The Kabbalah Approach to Mental Health

Kabbalah and Psychology: Anxiety Relief – The Kabbalah Approach to Mental Health – Part 37 – Therapy and Hassidic Paths

There are three major streams of thought and approaches to the service of G-d within the Hassidic movement. The Ba'al Shem Tov was the father of all these streams. We may associate these three streams with the three aspects of therapy, based on the three translations of the verb in the verse from Proverbs around which our discussion of therapy has centered.

Tzadik, Beinoni, and Rasha

Quashing anxiety through submission and prayer recalls the approach of Rabbi Nachman of Breslov. The Hassidism of Breslov centers on meditative isolation in which the hassid talks out his anxieties and problems with G-d, profuse recitation of psalms and petitionary prayers, and an overall emphasis on simple humility and submission before the Creator. Clearly, the path of Rabbi Nachman of Breslov is directed toward a person who considers himself still in the clutches of his evil inclination, a rasha. The advice he offers and the mode of behavior he developed are intended mainly to keep a person from despairing over his situation. His path encourages the individual to remember that G-d is with him at all times and on at whatever depths to which he has fallen. No matter what he can call upon Him and connect with Him through prayer.

Ignoring anxiety recalls the ethical system of the Tanya , the seminal work of Chabad Hassidism, founded by Rabbi Shneur Zalman of Lyadi. In the Tanya, Rabbi Shneur Zalman divides the Jewish people into three types, based on the relative dominance of their opposing inclinations towards good and evil: the tzadik (righteous person) has overcome his urge to do evil; the rasha (wicked person) has succumbed to it; in between these is the beinoni (intermediate person), who has not overcome his urge to evil but succeeds in holding it in check and never succumbs to it. It is virtually impossible for someone to become a tzadik on his own. The most a person can aspire to become is a beinoni, and if G-d then desires to grace the beinoni by making him a tzadik, he will. Thus, the image of the beinoni is the one most people are working towards. Indeed, the Tanya is subtitled The Book of the Intermediates.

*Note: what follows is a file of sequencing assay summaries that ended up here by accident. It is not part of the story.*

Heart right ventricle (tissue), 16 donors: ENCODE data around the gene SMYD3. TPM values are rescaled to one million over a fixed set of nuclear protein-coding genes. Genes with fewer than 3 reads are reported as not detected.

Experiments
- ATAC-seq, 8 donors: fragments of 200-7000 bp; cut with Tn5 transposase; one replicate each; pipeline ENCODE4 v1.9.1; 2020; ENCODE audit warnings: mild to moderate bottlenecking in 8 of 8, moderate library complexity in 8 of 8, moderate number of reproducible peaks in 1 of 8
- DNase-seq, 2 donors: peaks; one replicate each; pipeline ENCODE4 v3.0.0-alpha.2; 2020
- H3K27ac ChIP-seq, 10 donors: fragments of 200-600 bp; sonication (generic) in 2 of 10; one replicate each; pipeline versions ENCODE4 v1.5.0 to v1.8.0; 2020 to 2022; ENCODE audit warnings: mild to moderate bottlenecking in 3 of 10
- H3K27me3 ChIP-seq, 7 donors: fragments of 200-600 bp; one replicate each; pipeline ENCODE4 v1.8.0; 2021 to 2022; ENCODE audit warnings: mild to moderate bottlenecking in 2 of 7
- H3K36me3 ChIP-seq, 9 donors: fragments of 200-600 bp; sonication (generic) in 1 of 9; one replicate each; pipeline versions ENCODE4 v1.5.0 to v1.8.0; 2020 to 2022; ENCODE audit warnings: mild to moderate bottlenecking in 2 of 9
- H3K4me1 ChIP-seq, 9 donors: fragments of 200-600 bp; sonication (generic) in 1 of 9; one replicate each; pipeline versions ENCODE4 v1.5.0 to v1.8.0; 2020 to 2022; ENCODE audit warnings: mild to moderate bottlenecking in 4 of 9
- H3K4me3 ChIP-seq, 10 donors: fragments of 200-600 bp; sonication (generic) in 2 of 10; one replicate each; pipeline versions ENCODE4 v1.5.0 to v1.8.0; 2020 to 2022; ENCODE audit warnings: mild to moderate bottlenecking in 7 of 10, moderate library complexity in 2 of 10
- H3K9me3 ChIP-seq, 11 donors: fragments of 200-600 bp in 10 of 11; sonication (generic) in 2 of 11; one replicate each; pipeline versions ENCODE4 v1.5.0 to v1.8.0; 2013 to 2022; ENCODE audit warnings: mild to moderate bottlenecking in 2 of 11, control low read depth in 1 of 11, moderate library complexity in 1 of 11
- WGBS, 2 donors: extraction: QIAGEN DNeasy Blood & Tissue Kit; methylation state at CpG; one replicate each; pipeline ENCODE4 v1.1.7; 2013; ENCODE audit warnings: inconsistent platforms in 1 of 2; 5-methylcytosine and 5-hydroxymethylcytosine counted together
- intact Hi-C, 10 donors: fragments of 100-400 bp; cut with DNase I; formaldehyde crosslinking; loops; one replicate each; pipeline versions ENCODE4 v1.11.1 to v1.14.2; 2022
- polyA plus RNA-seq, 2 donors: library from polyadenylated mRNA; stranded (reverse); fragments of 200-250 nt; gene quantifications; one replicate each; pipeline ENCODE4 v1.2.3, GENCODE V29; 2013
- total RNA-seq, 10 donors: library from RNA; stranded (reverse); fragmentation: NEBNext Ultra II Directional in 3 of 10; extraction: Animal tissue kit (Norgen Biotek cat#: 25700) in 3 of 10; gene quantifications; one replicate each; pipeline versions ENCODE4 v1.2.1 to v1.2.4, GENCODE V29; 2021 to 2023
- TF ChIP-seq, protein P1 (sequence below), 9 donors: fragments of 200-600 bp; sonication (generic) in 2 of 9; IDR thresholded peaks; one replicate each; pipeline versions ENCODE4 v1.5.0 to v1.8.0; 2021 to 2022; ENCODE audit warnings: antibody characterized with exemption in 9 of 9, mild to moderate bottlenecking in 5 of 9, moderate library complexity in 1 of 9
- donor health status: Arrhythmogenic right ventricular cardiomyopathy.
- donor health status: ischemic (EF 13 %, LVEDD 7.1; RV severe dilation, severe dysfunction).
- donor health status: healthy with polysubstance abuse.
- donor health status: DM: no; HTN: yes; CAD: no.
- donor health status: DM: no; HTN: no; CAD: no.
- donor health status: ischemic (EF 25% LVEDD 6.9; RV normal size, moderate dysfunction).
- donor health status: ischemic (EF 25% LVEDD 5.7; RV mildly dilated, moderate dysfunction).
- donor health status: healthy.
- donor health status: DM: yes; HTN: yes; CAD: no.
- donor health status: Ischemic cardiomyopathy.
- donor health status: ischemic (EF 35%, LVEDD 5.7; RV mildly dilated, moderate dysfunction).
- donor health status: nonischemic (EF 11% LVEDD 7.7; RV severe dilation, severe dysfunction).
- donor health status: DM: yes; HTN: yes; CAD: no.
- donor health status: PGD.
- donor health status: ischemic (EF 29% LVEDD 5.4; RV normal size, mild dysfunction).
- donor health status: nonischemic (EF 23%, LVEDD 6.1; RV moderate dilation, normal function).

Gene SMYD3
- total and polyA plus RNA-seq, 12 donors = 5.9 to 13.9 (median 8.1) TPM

The beinoni requires and is offered a different psychological approach to life in general (and his own psyche in particular) than that of a tzadik or rasha. On the one hand, he dare not ignore the evil still within him and consider himself a tzadik, yet on the other hand, he need not have the rasha's fear of confronting it. Rather, the greater focus of his spiritual life is on coping with his own inner evil, in the form of his ego, which prevents him from developing his relationship with G-d.

Rabbi Shneur Zalman advises the beinoni to ignore his anxieties. He must concentrate instead on filling his empty pit with the water of Torah. This is how he rectifies, albeit indirectly, his subconscious.

Inasmuch as the beinoni has not entirely overcome his urge to do evil and extricated himself from his desire to indulge in the forbidden, he is not yet ready to openly face his darker side. He may never reach this level. Still, by ignoring his anxieties and actively engaging in filling his mind with positive and wholesome thoughts, he will eventually neutralize any deleterious aspects of his subconscious.

The rare exception to this is the individual G-d has singled out to be consummately righteous from the day of his birth. Such a person is not hampered by his not having ever fallen from grace. Such a person can experience the yearning for redemption by virtue of his being a created entity, bound by the constrictions of time and space. Still, he will never experience the pain and terror of knowing how much he himself can aggravate the unredeemed situation of reality.

Articulating anxiety recalls the path in the service of G-d promulgated principally by Rabbi Elimelech of Lizhensk and his disciples. Rabbi Elimelech emphasizes in his teachings the role of the tzadik particularly as he assumes the mantle of leadership as a rebbe. This focus on the complete transformation of evil into good at the hands of the consummate Hassidic practitioner is the fullest expression of the messianic vision of the Ba'al Shem Tov. Through this process, the world indeed begins to experience something of the metamorphosis that will occur when Mashiach will come. Once a certain critical mass of this consciousness is reached, it will cause the revelation of Mashiach to in fact occur.

In the teachings of this wing of Hassidism, the more the general populace recognize and appreciate the exalted spiritual stature of the tzadik, the more they will be devoted to him. This obviates the necessity for them to confront their inner evil alone, for the holiness of the tzadik envelops them and neutralizes their darker side, enabling them to establish a true and profound connection to G-d. In contrast to the Tanya, we may consider the literature produced by these leaders (particular Rabbi Elimelech's work Noam Elimelech ) the book of the righteous, guide books for rebbes and those who follow them.


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